It is not enough to evade this, by saying that such an event has never happened, though the banks have several times suspended. That is quite true; yet it does not follow that it never will. Previous suspensions have originated in commercial causes. Suppose, on the other hand, a run were made on account of political or social disturbances; that the laboring class — factory operatives, railroad gangs, the servants in our families — were incited to demand their deposits in the savings institutions. Could they not prostrate the entire currency in twenty-four hours, by merely demanding their just dues?

Whether such a probability is remote or uncertain, it does not seem wise to maintain a system which can, by any possibility, produce results so disastrous; especially, if there are no advantages whatever in such a state of things.

Premonitory symptoms have not been wanting of such a catastrophe as, under aggravating circumstances, might overthrow all the moneyed institutions of the country, and even endanger the government itself.

We are not the homogeneous people we were. We have elements of weakness and discord that did not exist in earlier times. We have, especially, a large foreign population, as much interested as any other in the funds of our savings institutions, which might, at any moment, if provoked to do so, throw our whole banking system into suspension.

It cannot be wise to ignore these palpable facts, or the consequences that, in the natural course of things, are likely to come out of them. The danger can only be removed by a change of system.

II. A mixed currency has a demoralizing influence upon a community, industrially and socially.

If what has been said in regard to this kind of currency is correct, such an influence cannot for a moment be questioned. If it excites to wild and extravagant speculation at one time, and plunges its victims into bankruptcy and ruin without fault at another; if it excites hopes and expectations which must necessarily come to disappointment and distress; if it increases to an enormous extent the natural risks of trade, and exposes all business operations to an incalculable hazard, — then the mercantile character and the general tone of morals cannot but be unfavorably affected.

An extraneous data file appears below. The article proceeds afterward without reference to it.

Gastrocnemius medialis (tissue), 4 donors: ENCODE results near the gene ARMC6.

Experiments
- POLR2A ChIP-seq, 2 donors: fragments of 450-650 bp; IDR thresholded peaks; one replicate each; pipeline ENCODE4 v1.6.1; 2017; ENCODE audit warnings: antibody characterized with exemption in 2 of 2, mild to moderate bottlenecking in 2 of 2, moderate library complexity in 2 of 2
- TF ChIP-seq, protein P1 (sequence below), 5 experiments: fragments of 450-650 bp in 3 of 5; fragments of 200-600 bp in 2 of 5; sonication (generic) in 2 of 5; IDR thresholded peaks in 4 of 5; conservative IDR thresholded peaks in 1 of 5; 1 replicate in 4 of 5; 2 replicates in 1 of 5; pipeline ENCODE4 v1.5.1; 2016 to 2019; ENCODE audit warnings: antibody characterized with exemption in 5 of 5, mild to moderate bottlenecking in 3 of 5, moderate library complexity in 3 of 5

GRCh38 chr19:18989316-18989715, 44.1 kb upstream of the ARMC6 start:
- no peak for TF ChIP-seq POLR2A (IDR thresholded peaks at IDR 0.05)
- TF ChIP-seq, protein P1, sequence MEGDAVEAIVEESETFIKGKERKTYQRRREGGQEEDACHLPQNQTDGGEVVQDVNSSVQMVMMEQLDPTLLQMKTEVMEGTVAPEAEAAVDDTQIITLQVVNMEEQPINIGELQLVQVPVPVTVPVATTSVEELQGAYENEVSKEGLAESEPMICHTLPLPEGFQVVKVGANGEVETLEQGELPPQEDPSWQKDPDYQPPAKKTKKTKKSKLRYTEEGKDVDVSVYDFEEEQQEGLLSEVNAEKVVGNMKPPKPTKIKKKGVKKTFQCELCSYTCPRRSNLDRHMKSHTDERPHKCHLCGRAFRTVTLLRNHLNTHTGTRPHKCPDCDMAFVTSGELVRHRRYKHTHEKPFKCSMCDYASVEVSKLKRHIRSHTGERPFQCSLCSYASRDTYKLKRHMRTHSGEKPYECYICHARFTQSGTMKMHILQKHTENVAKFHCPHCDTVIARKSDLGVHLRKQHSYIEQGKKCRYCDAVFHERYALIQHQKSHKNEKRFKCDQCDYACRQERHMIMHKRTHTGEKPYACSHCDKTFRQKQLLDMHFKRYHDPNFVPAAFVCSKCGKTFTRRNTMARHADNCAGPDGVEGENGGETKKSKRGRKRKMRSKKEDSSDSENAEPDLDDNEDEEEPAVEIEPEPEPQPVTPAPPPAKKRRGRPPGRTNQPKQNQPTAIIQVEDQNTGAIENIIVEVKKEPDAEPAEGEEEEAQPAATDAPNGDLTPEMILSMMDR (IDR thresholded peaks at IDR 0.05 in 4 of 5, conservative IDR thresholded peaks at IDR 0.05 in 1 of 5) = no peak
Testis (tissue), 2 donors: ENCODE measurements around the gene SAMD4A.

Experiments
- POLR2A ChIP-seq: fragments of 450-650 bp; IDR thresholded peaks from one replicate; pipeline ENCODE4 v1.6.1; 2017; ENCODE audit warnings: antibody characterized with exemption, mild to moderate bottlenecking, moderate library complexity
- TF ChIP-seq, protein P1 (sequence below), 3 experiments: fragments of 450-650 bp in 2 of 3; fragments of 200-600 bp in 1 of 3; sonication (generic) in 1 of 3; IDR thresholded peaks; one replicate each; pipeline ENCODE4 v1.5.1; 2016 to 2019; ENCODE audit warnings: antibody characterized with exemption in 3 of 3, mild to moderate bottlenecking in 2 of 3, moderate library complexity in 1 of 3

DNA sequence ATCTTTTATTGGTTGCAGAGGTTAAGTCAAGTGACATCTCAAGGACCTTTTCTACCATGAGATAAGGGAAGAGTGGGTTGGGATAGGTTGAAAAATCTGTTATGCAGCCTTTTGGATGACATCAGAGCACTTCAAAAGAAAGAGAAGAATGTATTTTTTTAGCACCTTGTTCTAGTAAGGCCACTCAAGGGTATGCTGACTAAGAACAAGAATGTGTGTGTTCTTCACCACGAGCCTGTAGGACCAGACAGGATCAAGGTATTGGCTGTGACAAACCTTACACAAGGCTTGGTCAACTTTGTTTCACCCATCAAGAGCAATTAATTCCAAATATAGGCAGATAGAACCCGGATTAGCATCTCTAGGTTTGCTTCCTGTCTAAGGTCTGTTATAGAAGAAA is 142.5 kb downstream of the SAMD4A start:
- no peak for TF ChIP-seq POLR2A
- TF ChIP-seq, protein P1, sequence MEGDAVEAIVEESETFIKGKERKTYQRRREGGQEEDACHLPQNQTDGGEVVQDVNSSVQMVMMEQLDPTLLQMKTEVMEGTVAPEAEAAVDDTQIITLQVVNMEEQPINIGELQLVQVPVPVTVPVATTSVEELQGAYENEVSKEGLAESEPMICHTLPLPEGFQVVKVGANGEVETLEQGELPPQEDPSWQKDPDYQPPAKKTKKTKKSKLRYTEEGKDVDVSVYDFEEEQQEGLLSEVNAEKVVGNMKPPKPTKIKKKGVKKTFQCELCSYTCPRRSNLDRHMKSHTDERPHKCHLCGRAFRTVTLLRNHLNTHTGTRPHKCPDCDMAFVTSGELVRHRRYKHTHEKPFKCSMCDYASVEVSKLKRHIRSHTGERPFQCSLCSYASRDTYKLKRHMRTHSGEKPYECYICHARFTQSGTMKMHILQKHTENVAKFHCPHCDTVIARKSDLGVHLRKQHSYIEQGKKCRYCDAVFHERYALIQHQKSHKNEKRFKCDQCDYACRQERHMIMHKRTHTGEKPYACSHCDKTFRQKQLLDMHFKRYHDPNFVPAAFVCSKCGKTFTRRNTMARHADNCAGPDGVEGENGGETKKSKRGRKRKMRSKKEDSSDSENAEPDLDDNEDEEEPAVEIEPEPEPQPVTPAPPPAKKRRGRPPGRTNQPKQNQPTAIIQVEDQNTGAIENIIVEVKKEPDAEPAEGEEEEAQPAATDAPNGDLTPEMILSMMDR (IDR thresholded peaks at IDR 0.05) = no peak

The influences that hold men to strict probity, steady industry, and a strong sense of honor, are feeble enough, and have enemies enough, without the discouragements and embarrassments arising from such causes as we have described.

Society should place its premium on virtue, and not on vice.

Those who have witnessed the terrible convulsions occurring in the United States within forty years, know but too well how sad has been the effect on individual and national character.

It is unnecessary to dwell upon a point so evident, and so generally admitted by all who understand the matter; yet its recognition could not properly be omitted in the examination of the mixed-currency system.

III. A mixed currency endangers the national safety in war.

With the existing ideas and institutions of society, and while no preparations are made in time of peace to prevent the recurrence of war, but every effort to meet it, and thus, of course, to strengthen and perpetuate the war system, it becomes a matter of great interest to inquire as to the effects of a mixed currency on the safety of a nation in the event of war.

We have already shown that a mixed currency is greatly affected by a demand for specie to send abroad. Hence, as war must always call for an extraordinary importation of foreign merchandise and materials, and as such extraordinary importation must require the shipment of specie, a contraction and panic, or speedy suspension, must be the certain consequence.

Again, since so great a part of a mixed currency usually consists of credit, and since credit rests wholly on confidence, any thing which impairs the latter compels a contraction or withdrawal of the currency.

Now, war generally, we may say uniformly, does this: for how long it may last, how great may be the demand for money, how large the destruction of capital, and what the final issue, must be a matter of doubt; and therefore its occurrence always impairs public confidence to a greater or less extent.

These two causes, then, are at once brought to bear upon a mixed currency with fatal effect. The result has always been, and always must be, that, under such circumstances, the mixed-currency banks suspend; because their circulation cannot be withdrawn at the time without producing universal bankruptcy, annihilating their own capital, and stopping the wheels of government.

It was so in England during the war with Napoleon; in the United States during the war of 1812, and in the time of the great Rebellion.